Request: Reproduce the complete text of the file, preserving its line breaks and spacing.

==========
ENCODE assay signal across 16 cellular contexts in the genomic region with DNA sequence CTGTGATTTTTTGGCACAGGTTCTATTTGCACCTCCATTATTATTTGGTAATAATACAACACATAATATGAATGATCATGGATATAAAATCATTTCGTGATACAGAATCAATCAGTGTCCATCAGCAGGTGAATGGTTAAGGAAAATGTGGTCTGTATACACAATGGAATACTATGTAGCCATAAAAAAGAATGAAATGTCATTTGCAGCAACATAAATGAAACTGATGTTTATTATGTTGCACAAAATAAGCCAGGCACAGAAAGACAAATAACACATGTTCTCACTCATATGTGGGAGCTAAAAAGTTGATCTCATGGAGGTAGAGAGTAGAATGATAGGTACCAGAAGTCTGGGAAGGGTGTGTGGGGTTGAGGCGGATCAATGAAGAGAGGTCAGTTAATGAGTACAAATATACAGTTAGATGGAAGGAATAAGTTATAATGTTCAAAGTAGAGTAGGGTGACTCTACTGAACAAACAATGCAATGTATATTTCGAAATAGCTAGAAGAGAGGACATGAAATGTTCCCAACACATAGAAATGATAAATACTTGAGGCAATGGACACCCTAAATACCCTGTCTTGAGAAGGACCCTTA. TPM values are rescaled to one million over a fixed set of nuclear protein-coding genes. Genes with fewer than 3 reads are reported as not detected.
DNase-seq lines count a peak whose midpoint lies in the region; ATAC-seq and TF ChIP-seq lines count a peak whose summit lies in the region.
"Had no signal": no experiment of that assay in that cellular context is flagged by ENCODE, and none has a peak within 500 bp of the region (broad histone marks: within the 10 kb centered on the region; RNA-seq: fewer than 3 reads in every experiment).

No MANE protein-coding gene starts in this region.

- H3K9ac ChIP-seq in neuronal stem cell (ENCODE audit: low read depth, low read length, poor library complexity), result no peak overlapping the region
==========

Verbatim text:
ENCODE assay signal across 16 cellular contexts in the genomic region with DNA sequence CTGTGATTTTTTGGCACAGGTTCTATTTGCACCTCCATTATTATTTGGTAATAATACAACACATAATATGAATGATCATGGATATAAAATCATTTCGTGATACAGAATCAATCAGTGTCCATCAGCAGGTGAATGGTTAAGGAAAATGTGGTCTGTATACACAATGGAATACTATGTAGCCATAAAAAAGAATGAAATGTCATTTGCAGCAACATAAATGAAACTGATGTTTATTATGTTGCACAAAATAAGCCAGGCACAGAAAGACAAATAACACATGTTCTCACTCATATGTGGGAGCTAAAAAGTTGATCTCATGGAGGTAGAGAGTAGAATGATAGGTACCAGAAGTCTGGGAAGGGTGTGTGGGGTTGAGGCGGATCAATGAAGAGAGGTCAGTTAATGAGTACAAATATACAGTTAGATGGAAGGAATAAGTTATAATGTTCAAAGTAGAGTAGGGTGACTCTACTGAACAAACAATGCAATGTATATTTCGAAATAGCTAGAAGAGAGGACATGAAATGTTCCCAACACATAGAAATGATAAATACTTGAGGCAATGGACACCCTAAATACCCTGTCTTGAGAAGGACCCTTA. TPM values are rescaled to one million over a fixed set of nuclear protein-coding genes. Genes with fewer than 3 reads are reported as not detected.
DNase-seq lines count a peak whose midpoint lies in the region; ATAC-seq and TF ChIP-seq lines count a peak whose summit lies in the region.
"Had no signal": no experiment of that assay in that cellular context is flagged by ENCODE, and none has a peak within 500 bp of the region (broad histone marks: within the 10 kb centered on the region; RNA-seq: fewer than 3 reads in every experiment).

No MANE protein-coding gene starts in this region.

- H3K9ac ChIP-seq in neuronal stem cell (ENCODE audit: low read depth, low read length, poor library complexity), result no peak overlapping the region